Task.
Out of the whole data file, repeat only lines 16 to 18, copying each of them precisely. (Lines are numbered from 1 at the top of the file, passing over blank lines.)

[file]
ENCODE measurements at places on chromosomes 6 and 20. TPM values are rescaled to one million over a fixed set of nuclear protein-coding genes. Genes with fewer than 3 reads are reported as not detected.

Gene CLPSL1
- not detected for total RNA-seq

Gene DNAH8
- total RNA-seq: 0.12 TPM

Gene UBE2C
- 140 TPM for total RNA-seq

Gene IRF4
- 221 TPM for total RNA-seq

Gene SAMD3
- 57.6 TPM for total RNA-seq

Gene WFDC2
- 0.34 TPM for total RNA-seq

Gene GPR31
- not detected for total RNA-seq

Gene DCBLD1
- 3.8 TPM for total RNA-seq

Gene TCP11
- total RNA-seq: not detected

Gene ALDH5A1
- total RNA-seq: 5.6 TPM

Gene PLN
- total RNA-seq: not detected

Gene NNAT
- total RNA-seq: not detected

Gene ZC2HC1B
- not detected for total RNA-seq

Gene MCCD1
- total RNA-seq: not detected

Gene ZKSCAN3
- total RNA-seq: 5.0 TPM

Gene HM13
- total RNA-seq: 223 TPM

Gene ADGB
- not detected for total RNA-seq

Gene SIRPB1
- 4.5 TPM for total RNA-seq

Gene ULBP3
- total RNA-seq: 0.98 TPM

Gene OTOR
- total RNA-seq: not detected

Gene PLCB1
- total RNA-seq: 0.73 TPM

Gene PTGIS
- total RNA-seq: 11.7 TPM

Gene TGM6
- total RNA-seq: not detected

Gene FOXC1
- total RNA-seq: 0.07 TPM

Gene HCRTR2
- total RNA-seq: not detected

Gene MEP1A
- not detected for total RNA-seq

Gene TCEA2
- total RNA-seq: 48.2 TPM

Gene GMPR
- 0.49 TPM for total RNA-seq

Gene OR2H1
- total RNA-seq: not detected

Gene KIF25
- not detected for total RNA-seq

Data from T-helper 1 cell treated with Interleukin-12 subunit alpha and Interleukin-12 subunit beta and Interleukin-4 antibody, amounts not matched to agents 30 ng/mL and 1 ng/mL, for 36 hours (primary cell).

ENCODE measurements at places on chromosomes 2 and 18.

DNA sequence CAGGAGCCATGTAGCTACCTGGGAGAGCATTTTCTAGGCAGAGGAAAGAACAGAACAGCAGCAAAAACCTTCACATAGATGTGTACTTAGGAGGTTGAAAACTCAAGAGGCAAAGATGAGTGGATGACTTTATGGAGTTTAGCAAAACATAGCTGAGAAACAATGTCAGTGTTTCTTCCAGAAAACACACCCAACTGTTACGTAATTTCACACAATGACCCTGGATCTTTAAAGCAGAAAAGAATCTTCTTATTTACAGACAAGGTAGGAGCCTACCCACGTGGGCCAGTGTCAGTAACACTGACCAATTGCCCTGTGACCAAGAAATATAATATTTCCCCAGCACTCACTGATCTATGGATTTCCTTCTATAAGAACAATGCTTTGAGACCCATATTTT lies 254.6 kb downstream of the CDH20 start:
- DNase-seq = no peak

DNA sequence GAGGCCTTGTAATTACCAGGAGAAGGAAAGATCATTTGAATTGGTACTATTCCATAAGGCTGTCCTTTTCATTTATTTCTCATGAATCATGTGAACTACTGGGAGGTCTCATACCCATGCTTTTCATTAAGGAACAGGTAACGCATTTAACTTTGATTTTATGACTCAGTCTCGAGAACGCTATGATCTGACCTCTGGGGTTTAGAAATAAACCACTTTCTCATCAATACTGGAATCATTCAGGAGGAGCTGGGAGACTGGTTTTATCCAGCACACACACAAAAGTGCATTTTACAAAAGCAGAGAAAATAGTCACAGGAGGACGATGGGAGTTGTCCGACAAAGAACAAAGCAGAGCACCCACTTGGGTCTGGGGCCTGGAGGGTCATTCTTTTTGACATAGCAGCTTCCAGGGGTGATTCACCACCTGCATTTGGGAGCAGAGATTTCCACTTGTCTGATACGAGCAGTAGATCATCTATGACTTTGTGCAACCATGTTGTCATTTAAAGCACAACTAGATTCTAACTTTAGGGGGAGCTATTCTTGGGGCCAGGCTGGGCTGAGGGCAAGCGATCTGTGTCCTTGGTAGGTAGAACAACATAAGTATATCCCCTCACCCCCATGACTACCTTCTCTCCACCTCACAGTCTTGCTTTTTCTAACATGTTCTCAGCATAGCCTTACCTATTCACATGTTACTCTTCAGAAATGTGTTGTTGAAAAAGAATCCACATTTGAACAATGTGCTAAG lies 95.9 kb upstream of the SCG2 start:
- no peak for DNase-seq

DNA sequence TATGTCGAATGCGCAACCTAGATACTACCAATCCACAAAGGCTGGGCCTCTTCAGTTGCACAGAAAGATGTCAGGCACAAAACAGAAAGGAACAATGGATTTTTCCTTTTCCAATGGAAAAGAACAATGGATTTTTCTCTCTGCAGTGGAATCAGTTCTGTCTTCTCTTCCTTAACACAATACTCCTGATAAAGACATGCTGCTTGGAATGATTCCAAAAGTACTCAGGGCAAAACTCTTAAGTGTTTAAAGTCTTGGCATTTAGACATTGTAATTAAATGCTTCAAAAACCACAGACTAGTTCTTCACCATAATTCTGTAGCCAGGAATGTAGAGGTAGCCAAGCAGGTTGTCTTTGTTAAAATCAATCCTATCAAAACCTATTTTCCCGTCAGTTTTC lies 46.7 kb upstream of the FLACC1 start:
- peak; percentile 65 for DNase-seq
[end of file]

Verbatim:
Gene DCBLD1
- 3.8 TPM for total RNA-seq

Gene TCP11